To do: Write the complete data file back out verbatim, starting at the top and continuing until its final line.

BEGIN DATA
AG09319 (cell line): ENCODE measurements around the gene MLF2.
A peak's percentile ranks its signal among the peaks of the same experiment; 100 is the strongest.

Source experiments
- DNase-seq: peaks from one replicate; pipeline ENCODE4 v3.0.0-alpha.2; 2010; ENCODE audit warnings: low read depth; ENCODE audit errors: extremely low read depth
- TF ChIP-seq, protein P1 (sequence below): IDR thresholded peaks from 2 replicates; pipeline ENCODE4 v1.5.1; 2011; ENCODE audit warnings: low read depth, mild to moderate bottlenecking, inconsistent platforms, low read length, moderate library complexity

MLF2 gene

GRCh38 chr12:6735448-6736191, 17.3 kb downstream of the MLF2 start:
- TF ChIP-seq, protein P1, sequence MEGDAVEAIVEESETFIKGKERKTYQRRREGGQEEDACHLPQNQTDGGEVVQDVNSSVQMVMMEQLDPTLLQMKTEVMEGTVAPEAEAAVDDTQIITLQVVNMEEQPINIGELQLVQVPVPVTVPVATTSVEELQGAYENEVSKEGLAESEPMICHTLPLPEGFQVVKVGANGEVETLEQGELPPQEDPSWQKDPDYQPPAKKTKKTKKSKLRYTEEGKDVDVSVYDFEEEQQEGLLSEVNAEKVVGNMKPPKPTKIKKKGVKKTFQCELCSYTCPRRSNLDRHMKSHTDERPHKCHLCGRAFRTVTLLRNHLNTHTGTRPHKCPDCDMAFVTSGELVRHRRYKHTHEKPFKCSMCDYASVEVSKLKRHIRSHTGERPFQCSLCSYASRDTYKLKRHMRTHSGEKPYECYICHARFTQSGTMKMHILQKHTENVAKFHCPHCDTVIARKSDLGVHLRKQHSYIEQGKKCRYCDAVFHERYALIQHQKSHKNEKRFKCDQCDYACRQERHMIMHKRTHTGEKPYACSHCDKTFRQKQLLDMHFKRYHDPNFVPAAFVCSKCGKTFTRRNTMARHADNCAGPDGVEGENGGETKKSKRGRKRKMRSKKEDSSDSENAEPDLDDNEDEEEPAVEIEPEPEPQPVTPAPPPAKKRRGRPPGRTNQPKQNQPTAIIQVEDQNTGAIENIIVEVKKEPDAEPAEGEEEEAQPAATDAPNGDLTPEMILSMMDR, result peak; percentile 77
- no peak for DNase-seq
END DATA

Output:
AG09319 (cell line): ENCODE measurements around the gene MLF2.
A peak's percentile ranks its signal among the peaks of the same experiment; 100 is the strongest.

Source experiments
- DNase-seq: peaks from one replicate; pipeline ENCODE4 v3.0.0-alpha.2; 2010; ENCODE audit warnings: low read depth; ENCODE audit errors: extremely low read depth
- TF ChIP-seq, protein P1 (sequence below): IDR thresholded peaks from 2 replicates; pipeline ENCODE4 v1.5.1; 2011; ENCODE audit warnings: low read depth, mild to moderate bottlenecking, inconsistent platforms, low read length, moderate library complexity

MLF2 gene

GRCh38 chr12:6735448-6736191, 17.3 kb downstream of the MLF2 start:
- TF ChIP-seq, protein P1, sequence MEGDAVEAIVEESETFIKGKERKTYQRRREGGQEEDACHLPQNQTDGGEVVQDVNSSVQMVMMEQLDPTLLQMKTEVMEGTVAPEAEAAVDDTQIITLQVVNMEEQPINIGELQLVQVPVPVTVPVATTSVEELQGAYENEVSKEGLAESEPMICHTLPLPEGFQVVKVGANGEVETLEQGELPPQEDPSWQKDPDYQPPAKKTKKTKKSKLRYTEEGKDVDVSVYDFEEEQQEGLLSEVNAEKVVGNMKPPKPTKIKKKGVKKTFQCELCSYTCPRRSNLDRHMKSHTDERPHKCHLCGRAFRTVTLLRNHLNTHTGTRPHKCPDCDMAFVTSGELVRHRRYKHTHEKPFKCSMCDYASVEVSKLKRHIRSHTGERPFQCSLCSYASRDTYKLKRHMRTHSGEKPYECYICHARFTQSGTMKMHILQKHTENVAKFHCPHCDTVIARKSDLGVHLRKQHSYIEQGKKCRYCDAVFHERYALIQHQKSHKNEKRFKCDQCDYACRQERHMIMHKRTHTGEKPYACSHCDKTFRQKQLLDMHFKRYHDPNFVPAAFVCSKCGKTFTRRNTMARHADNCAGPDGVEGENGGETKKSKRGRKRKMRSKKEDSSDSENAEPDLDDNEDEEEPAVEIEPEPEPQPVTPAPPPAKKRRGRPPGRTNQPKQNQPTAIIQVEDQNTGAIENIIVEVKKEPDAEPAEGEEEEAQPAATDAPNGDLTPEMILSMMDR, result peak; percentile 77
- no peak for DNase-seq